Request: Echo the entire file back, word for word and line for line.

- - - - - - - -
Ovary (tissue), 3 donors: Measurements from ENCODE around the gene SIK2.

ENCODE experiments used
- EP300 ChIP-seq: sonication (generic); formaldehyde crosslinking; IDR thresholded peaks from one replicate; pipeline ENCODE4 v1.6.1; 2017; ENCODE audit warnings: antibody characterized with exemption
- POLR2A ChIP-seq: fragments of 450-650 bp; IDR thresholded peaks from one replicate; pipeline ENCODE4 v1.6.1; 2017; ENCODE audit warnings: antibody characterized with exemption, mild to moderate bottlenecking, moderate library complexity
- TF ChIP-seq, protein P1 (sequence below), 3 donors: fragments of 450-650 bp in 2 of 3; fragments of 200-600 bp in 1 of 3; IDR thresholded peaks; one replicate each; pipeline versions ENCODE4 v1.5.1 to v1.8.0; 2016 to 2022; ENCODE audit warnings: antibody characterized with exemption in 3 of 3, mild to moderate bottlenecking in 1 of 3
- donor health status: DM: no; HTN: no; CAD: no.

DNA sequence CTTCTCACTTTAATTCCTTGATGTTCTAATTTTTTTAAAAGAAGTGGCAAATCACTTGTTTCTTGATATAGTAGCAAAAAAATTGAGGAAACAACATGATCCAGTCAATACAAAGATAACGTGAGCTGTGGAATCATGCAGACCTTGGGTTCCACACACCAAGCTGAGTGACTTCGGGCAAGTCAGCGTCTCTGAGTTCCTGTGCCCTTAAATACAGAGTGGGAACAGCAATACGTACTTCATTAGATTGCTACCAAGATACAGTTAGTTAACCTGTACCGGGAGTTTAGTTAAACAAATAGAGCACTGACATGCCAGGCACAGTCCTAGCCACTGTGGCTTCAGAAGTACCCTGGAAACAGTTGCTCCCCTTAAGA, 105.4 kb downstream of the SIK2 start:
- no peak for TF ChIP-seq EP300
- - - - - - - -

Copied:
Ovary (tissue), 3 donors: Measurements from ENCODE around the gene SIK2.

ENCODE experiments used
- EP300 ChIP-seq: sonication (generic); formaldehyde crosslinking; IDR thresholded peaks from one replicate; pipeline ENCODE4 v1.6.1; 2017; ENCODE audit warnings: antibody characterized with exemption
- POLR2A ChIP-seq: fragments of 450-650 bp; IDR thresholded peaks from one replicate; pipeline ENCODE4 v1.6.1; 2017; ENCODE audit warnings: antibody characterized with exemption, mild to moderate bottlenecking, moderate library complexity
- TF ChIP-seq, protein P1 (sequence below), 3 donors: fragments of 450-650 bp in 2 of 3; fragments of 200-600 bp in 1 of 3; IDR thresholded peaks; one replicate each; pipeline versions ENCODE4 v1.5.1 to v1.8.0; 2016 to 2022; ENCODE audit warnings: antibody characterized with exemption in 3 of 3, mild to moderate bottlenecking in 1 of 3
- donor health status: DM: no; HTN: no; CAD: no.

DNA sequence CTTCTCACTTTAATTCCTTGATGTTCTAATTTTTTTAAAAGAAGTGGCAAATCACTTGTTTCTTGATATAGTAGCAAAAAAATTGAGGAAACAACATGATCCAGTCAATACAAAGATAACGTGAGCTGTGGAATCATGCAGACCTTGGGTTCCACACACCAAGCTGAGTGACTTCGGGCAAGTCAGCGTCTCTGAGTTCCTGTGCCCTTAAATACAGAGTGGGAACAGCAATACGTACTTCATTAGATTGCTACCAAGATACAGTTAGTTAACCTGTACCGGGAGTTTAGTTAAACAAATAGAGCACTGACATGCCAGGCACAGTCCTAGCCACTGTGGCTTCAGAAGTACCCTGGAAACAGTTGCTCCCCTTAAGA, 105.4 kb downstream of the SIK2 start:
- no peak for TF ChIP-seq EP300